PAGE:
Free e-book from Craig Lancaster

Craig Lancaster, whose novels 600 Hours of Edward and The Summer Son have been featured here, has a new book coming out in December: Quantum Physics and the Art of Departure, a collection of ten short stories.

Before the book’s release, Craig is making available FREE copies of the e-book version. To get your own copy, simply follow these steps:

  • Go to this link at Smashwords.  (Note: If you don’t have a Smashwords membership, you’ll have to sign up for one. Don’t worry: It’s totally free, and there are a lot of other e-book bargains there, too.)
  • Select the format you want and enter this coupon code at checkout: EY63S.

The offer is good Sept. 15 through Sept. 30. Feel free to pass this information along to your friends.

Here’s Craig with some more information about the new book:

Q: First of all, why are you offering free copies of the e-book?

After two novels, my experience is that word of mouth is the best advertisement for a book, so I’m hoping that folks who read Quantum Physics and the Art of Departure before its release will be kind enough to give me an honest review wherever they spend time, be it with friends, at Amazon.com, BN.com, Goodreads, LibraryThing (or all of those places!). I can’t emphasize the bit about honesty enough: I’m not trying to engineer good reviews, although I certainly won’t turn them down. The important thing is to get responses, good or bad, from people who are passionate about books, so other people who share that passion might be inclined to take a look.

Q: Why did you shift from novels to short stories?

It wasn’t a conscious choice. I write nearly every day, and last fall, after I turned over my second novel to my publisher, I hit a particularly rich vein of short fiction. I also managed to retrofit a couple of failed novel projects into successful short stories.

Fortunately, I’m not writing to fulfill a contract, so I have the freedom to follow where inspiration takes me. For nearly a year, I ended up with short stories. So … here they are. And now that this book is done, I am back to work on a couple of novel ideas. So there’s really been no shift – just a slight deviation.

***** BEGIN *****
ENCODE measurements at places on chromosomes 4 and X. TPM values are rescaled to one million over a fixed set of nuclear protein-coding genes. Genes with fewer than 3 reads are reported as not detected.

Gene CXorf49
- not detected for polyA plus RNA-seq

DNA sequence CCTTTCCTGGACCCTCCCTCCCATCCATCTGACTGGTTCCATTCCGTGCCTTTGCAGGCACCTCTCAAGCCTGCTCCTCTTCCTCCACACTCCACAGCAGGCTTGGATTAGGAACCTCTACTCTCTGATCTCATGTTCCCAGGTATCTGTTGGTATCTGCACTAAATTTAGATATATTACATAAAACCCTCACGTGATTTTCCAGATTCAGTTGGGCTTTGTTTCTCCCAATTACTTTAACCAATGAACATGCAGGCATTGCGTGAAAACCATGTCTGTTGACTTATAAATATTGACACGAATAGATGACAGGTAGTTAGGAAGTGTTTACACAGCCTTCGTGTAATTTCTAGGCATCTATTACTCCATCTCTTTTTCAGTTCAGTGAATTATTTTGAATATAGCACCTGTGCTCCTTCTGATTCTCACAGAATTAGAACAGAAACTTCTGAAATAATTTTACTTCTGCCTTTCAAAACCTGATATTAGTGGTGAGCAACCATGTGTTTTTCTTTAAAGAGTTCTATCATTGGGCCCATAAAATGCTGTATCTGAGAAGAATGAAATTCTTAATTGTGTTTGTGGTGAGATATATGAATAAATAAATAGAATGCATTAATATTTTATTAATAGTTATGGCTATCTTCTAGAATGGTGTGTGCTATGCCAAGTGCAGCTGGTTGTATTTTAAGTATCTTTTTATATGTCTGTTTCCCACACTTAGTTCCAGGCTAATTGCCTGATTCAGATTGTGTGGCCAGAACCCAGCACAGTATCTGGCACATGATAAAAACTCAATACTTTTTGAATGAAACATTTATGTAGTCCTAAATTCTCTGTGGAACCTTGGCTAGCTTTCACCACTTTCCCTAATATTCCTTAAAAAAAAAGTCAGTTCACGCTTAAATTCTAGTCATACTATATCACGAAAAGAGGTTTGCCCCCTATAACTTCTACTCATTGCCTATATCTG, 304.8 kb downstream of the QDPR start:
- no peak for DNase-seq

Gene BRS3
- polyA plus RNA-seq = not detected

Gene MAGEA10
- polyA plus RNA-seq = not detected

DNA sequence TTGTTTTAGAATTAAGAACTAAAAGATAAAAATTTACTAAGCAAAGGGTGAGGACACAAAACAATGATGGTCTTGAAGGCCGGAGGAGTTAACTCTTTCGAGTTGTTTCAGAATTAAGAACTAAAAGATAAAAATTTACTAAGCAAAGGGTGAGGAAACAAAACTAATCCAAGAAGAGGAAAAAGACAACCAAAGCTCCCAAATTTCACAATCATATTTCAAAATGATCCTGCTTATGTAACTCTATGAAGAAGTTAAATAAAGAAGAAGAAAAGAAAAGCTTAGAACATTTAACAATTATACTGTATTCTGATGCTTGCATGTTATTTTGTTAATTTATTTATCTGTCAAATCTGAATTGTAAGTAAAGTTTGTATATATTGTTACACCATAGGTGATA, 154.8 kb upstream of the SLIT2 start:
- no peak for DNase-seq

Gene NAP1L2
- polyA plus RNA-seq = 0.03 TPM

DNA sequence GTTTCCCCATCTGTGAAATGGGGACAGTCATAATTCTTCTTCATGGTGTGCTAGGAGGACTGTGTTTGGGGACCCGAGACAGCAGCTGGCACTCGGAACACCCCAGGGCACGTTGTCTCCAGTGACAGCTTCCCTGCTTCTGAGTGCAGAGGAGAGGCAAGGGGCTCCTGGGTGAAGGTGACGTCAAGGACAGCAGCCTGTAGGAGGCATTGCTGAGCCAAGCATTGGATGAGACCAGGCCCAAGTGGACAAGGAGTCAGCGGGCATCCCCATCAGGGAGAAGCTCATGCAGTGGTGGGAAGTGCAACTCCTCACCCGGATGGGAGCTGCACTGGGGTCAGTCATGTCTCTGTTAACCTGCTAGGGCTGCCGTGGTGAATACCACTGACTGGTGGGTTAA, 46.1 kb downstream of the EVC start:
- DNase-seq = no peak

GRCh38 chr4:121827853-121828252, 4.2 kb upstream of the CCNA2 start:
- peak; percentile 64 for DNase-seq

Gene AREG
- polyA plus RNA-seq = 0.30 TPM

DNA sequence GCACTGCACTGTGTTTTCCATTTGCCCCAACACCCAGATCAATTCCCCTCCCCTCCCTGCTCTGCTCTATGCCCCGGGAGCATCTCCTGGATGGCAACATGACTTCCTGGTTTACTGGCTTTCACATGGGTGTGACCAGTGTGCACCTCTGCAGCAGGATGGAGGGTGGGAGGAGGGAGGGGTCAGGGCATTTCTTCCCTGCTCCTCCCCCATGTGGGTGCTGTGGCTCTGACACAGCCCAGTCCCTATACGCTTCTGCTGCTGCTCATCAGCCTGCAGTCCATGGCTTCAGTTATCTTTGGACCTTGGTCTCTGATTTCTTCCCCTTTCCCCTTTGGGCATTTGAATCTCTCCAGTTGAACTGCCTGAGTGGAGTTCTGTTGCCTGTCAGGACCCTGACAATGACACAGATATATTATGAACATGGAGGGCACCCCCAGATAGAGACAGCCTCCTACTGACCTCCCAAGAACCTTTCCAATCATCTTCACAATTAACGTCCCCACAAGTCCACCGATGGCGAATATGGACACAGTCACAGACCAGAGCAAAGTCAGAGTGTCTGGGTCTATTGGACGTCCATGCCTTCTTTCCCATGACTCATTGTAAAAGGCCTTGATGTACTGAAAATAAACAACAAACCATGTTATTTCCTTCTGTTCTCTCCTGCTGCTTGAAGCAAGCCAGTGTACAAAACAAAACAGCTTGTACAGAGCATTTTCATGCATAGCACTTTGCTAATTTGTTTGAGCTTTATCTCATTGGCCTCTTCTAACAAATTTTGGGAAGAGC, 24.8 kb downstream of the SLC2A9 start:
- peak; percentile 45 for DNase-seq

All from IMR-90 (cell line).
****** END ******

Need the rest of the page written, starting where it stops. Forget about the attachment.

Q: What’s the deal with the title?

It’s a little inscrutable, but I like the lilt of it, and I promise, there’s title justification within the body of the book. One of the ten short stories shares the title.

Q: Is there an overriding theme to the stories?

A few of them are connected, and all of them take place in Montana, where I live. If I had to identify a unifying theme, it would be this: separation. Not just in the marital sense – although that’s certainly in the book – but also in the emotional and physical senses. The stories vary in style and subject matter. I think it’s an intriguing collection.

Here’s the back-cover copy of the book:

A championship basketball coach caught between his team, his family and the rabid partisans in his town. A traveling salesman consigned to a late-night bus ride. A prison inmate stripped of everything but his pride. A teenage runaway. Mismatched lovers. In his debut collection of short fiction, award-winning novelist Craig Lancaster (600 Hours of Edward, The Summer Son) returns to the terrain of his Montana home and takes on the notion of separation in its many forms – from comfort zones, from ideas, from people, from security, from fears. These ten stories delve into small towns and big cities, into love and despair,into what drives us and what scares us, peeling back the layers of our humanity with every page.

For more information about Craig Lancaster and his work, please visit his website.

Malakh: Of Angels and Demons

This week, my guest blogger is Sharon Gerlach, who has just published a paranormal novella, Malakh, and is on her way across cyberspace on her vitural blog book tour.

by Sharon Gerlach

A great flame follows a little spark.” – Dante Alighieri.

I used this quote in a novel I wrote in 2008, and for some reason it’s stuck with me; I guess because it can be applied to so many situations. In my book, I used it in reference to the start of an amazing lifelong relationship.

In writing, that spark can be an incredible journey of words, a wondrous well of ideas that sets fire to the imagination and leaves in its wake not ashes, but prose lovingly crafted and meticulously researched.